New Haven’s Democratic registrar of voters promised to have more poll workers and more signage on the next Election Day with a $20,000 bump in her budget.
But first she’ll have to figure out why she’s sitting on a projected surplus of more than $200,000.
The Democratic registrar, Shannel Evans, with Republican Registrar Delores Knight in tow, made a pitch to alders Thursday night during the first round of departmental hearings at City Hall on the Harp Administration’s proposed $554.5 million budget for the fiscal year beginning July 1.
The proposal includes for $891,565 for the registrars office, just $20,000 more than Evans’ current budget. (The Democratic registrar office is the de facto head of the office in New Haven.)
The biggest change to the mayor’s proposed budget for her office involves reducing the “other contractual services” line item from a high of $378,000 to $198,000, thus freeing up $180,000. The office’s budget then calls for setting aside $200,000 for hiring additional poll workers for this year’s coming municipal primary and general elections.
After last November’s presidential election featured long lines, two-to-three hour waits and confusion at polling places in New Haven, Evans appeared to have won over alders Thursday night with plans to provide more signage, increase hiring and training of poll workers and possibly make some changes at polling places.
But alders were skeptical that her budget would be enough to achieve a smoother election process.
“It sounds like to me that you want to beef up the staffing at polling places on Election Day,” Westville Alder Adam Marchand said. “Are there other expenditures you’re going to do without in order to beef up the Election Day temporary hiring?”
Evans said she’s allowed to move money where it’s needed most . Other than changing the companies that create the office’s postcards, all other expenses remain the same, she said.
“I think it makes sense to beef up temporarily hiring people because we want to facilitate a smooth flow in all of our voting,” he said. “I’m wondering if a net change for that increased hiring is enough. This coming year we have a primary in September, a general election in November, ward committee races—we want to make sure the investments you’re proposing that that incremental increase of $20,000 would cover it.”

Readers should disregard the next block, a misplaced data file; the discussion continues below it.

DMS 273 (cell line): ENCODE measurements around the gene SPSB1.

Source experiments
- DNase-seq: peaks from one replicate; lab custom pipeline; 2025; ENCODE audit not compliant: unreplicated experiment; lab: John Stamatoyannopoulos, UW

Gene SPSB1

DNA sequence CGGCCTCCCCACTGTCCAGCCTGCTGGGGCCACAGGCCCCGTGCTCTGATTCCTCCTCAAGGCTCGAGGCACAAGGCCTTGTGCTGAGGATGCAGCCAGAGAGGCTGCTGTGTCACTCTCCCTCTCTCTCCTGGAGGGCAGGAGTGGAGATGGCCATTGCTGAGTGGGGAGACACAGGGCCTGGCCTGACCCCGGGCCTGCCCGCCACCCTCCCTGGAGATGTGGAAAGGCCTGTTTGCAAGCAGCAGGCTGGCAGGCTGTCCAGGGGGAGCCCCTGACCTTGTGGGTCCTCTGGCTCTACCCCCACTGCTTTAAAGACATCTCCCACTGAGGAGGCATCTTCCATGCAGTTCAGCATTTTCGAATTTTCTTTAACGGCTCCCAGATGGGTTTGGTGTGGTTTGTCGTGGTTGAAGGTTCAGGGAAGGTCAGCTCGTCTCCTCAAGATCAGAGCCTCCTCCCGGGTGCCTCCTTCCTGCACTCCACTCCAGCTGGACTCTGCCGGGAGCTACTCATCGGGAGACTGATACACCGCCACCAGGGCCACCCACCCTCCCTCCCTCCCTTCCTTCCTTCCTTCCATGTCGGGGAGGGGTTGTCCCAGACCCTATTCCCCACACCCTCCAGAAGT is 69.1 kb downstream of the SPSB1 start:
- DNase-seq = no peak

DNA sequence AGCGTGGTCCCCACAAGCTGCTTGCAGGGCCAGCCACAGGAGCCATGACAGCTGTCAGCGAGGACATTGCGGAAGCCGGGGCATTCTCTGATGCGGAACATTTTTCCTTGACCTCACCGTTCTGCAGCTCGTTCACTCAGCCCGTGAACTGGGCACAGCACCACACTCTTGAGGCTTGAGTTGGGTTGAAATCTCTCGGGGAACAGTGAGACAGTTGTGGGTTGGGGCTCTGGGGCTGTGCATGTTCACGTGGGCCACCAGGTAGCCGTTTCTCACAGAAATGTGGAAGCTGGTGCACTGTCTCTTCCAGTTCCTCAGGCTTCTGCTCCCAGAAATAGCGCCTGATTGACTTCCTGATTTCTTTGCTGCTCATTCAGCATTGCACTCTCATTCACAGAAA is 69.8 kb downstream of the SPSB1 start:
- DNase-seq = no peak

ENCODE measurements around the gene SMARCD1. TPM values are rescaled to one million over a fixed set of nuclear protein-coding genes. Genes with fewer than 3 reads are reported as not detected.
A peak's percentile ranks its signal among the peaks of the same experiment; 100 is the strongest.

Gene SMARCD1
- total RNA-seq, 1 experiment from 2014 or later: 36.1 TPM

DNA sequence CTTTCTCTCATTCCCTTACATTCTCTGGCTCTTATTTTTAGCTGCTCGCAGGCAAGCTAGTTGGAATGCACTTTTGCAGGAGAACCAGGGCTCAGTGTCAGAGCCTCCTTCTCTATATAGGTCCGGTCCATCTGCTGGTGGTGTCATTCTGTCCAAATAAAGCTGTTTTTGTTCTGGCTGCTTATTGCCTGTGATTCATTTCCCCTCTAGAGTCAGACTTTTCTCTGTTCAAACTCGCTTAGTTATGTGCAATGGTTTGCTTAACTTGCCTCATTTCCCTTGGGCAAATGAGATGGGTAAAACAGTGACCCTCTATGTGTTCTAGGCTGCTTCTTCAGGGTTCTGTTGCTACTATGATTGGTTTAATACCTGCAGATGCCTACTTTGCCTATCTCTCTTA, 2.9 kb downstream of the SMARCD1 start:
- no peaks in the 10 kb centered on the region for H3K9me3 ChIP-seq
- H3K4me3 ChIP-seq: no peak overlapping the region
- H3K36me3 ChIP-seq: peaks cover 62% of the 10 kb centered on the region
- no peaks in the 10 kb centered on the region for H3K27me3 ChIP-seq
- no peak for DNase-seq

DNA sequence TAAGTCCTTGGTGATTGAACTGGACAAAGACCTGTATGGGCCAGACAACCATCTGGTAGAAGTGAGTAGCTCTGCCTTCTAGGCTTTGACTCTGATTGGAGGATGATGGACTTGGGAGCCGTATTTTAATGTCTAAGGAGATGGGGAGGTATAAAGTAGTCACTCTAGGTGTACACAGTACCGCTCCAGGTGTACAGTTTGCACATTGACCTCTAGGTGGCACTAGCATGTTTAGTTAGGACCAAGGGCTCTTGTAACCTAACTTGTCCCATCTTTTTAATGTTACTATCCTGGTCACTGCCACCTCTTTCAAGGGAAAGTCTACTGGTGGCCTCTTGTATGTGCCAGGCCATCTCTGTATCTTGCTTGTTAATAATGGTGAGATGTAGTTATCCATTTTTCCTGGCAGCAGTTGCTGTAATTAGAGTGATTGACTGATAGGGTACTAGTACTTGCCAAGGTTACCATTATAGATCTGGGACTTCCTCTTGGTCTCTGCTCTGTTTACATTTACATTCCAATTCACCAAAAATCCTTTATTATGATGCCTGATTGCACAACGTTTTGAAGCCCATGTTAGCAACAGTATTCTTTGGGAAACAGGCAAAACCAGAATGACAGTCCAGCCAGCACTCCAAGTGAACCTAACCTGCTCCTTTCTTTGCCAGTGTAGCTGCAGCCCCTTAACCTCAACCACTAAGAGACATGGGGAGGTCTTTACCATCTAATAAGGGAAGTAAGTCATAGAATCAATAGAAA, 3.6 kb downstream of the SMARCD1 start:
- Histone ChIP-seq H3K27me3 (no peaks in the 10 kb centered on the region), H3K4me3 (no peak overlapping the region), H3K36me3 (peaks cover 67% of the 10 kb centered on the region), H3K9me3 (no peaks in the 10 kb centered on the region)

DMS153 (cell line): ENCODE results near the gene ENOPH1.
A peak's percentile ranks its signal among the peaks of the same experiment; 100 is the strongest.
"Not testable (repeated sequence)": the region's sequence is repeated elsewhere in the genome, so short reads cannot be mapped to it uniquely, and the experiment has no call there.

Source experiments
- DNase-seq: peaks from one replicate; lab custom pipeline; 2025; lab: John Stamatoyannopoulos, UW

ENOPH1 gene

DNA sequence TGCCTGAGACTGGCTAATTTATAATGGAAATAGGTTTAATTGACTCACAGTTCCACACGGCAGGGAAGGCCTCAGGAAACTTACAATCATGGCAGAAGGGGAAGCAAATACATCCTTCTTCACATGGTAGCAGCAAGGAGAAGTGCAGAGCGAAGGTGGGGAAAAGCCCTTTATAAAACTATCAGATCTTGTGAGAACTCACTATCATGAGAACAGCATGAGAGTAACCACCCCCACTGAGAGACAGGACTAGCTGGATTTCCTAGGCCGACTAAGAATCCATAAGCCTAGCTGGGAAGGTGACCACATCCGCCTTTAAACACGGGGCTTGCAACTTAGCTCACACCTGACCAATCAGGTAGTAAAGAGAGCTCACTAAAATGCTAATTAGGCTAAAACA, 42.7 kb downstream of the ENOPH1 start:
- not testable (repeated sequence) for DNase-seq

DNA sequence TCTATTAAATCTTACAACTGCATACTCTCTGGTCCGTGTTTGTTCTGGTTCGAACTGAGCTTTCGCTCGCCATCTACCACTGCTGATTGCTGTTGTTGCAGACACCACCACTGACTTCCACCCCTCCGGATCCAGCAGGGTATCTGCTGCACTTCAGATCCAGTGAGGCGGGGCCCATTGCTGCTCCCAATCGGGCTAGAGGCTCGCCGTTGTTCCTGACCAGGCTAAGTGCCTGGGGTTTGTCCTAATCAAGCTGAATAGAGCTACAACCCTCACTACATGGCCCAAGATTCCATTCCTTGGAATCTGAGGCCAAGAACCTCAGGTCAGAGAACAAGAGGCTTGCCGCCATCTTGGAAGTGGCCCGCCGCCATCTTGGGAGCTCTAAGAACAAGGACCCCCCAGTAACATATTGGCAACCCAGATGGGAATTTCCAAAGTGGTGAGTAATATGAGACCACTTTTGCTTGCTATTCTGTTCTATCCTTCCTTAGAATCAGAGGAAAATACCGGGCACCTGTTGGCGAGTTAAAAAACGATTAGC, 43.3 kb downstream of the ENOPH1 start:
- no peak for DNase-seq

Evans said she believed that it would.
East Rock Alder Anna Festa thanked Evans for addressing the problems of the last election and showing some initiative in addressing signage, but she pressed Evans: Are you truly confident in your budget numbers?
“Yes,” Evans replied.
Annex Alder Alphonse Paolillo Jr. pointed out that in city Budget Director Joe Clerkin’s most recent monthly financial report, which shows the state of the current budget through Jan. 31, 2017, the Registrar of Voters Office has a projected surplus of $204,731. He said that seemed odd considering that the city just came off a major election, which Evans said typically costs more than municipal elections.
“You under-spent your budget, or maybe we over-budgeted,” Paolillo said. “Can you talk to us about the budget items you have and where we’ve under spent, or where you’re having those areas of surplus?’
Evans said she didn’t have the information readily available but promised she would get it. Paolillo offered to work with the office to comb thorough how much was spent on poll workers during the last election and analyze what the numbers were versus what they could be this year. Clerkin said he also would have to look more closely at the office’s budget to determine how it arrived at a projected surplus.
“We have a responsibility to the taxpayer to make sure that we get elections right but also that we appropriate the budget as well,” Paolillo said. “There are responsibilities on both sides.”
Paolillo also asked if the increase in the budget could be used to fund a study. Evans said it could, and then clarified her response to say that it would. She said she was interested in hiring a consultant to help the office determine what it might do to have smoother election process.
When Paolillo asked her for details about the possible scope of the work—would it focus on pre-election activities, Election Day or post election? or target the functionality of the office?—Evans offered to create a draft for which alders could provide input.
“We’d definitely like to see that,” he said. “At the end of day we are all for efficient operations. This is a city wide issue. We want to staff you and fund you appropriately.”
That said, Paolillo did as his colleagues before him, pressing Evans about her confidence in her budget proposal and whether she had\s enough money to operate the upcoming election cycle.
“Do you feel confident with that appropriation?” he said.
“Yes,” Evans replied.
To which Paolillo replied, “I want to work with you and look at where you are with your budget right now and kind of figure out the numbers that make sense for your office for all of our voters, for our election process but also for all of our taxpayers as well, OK?”